There is one piece of office equipment that my home office had to have early on: the good old fax machine. When I first started out, I thought I could make do by just using web-based faxing solutions, such as the one offered by Ring Central. Solutions such as this work wonderfully for inbound faxing (receiving faxes), but what happens if you need to send a fax?
What I learned early on is that I send out far more faxes than I receive. Most suppliers require faxed, signed agreements plus your business license in order to set you up. There are also some suppliers who prefer to accept orders via Fax. There are the customers whose dog ate the invoice and would like a faxed copy. Banks require faxed signed documents to straighten out problems and make account changes. And so on. Sending documents via web-based faxing solutions requires first scanning them and then sending the digitized copy out through your fax client. That’s a lot of work!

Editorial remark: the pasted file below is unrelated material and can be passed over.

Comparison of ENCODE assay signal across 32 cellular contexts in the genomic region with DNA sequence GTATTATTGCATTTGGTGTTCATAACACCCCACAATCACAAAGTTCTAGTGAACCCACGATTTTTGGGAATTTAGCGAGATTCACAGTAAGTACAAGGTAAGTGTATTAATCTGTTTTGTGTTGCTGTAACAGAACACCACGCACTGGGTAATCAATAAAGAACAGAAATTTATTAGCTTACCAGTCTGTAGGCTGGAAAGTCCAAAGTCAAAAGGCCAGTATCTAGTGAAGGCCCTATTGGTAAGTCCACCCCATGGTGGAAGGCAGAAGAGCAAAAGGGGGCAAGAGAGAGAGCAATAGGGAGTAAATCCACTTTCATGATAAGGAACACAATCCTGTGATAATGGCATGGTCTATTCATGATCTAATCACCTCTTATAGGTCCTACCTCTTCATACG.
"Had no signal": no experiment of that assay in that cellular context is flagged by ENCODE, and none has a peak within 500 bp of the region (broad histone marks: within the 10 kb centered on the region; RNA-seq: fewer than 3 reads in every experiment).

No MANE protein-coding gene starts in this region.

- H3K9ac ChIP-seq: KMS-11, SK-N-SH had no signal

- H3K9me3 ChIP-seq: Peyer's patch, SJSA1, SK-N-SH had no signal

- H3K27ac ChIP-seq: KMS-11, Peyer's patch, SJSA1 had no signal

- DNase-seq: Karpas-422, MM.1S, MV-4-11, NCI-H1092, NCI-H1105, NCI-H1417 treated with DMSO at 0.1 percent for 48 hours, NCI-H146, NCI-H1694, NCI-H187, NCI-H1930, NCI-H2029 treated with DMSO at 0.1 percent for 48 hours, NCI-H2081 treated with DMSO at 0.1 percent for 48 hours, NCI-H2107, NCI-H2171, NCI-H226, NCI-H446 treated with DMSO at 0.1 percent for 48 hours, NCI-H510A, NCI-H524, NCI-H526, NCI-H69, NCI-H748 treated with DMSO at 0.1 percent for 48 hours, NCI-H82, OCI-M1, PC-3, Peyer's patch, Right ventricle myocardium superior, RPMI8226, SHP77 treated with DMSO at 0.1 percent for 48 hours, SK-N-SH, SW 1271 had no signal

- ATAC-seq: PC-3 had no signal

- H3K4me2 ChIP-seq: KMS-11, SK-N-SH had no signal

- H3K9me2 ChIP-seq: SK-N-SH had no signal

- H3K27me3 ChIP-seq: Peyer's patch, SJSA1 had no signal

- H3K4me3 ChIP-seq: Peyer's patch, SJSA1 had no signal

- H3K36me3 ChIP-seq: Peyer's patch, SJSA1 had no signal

An alternate option is taking your fax into Kinko’s or The UPS Store, but at about $1.25 per page, the costs will add up very quickly. So very early on I decided that a fax machine was a worthwhile investment. I went with the Brother Intellifax 2800 plain paper laser fax/copier. It has been supplanted by the Intellifax 2900 which is the same model lineage with a few more features. Most fax machines are plain paper now, but one fundamental choice you have to make is the print media: laser vs.inkjet. Just as in printers, laser tends to be crisper and doesn’t run when it gets wet. But just as in printers, inkjet gives you a cheaper machine up front, but you’ll have to look at the cost and availability of inkjet cartridges over time.
Most fax machines can also double as a copy machine. Not for large copy jobs, but for the occasional ad-hoc photocopy, they work just fine. So if you’re planning a home-based business, you may want to budget and plan for a fax machine early on.